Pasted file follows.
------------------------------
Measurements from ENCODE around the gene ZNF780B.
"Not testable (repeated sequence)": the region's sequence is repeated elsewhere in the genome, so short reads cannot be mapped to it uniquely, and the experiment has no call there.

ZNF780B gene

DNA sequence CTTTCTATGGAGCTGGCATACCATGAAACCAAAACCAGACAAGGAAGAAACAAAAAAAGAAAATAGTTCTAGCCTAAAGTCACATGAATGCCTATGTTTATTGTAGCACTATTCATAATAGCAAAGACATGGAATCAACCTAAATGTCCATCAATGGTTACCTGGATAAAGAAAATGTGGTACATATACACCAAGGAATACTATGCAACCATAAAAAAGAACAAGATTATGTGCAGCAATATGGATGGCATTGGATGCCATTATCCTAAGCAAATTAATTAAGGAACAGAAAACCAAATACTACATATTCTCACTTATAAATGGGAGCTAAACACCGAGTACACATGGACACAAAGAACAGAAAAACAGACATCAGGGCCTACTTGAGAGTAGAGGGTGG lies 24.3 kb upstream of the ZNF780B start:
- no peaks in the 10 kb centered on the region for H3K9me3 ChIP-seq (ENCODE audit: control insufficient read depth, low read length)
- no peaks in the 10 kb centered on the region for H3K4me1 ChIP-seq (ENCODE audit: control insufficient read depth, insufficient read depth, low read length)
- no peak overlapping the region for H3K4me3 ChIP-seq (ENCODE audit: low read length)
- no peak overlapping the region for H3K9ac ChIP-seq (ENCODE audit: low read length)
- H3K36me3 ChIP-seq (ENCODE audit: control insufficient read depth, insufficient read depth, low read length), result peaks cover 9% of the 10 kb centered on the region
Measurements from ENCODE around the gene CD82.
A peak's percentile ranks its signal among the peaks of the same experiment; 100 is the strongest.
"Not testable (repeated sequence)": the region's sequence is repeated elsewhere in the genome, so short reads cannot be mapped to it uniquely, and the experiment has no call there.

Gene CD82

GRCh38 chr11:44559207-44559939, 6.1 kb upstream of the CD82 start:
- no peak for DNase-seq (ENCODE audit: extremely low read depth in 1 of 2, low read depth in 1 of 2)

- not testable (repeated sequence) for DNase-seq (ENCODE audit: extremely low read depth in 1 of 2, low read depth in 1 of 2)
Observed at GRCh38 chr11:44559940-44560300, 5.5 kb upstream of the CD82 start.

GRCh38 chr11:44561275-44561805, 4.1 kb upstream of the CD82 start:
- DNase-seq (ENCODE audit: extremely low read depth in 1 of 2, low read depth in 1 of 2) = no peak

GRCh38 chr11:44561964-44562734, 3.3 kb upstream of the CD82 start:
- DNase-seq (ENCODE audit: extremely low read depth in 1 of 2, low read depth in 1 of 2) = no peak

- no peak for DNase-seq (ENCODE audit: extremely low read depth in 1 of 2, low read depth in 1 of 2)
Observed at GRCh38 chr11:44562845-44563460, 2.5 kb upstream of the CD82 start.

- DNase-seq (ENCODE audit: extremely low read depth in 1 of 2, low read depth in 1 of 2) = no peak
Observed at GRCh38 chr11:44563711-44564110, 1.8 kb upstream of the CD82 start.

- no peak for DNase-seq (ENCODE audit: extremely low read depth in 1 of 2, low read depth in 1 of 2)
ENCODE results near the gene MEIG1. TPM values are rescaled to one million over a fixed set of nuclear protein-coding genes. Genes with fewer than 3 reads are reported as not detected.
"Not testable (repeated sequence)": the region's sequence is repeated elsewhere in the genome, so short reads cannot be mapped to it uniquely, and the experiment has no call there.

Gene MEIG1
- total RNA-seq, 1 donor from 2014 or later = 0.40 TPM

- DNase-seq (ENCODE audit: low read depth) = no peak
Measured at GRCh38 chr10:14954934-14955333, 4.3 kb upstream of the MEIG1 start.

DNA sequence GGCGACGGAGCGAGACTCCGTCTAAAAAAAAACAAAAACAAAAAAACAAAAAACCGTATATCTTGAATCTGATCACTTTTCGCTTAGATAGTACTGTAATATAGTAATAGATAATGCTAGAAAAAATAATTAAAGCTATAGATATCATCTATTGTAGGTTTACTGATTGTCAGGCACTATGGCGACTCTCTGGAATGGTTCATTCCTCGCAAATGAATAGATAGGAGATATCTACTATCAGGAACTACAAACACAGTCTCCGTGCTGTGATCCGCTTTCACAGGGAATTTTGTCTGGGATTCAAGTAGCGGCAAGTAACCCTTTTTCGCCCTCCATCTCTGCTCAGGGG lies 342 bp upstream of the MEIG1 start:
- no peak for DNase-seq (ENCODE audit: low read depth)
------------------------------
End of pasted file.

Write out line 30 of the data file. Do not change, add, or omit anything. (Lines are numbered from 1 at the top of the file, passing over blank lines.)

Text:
- total RNA-seq, 1 donor from 2014 or later = 0.40 TPM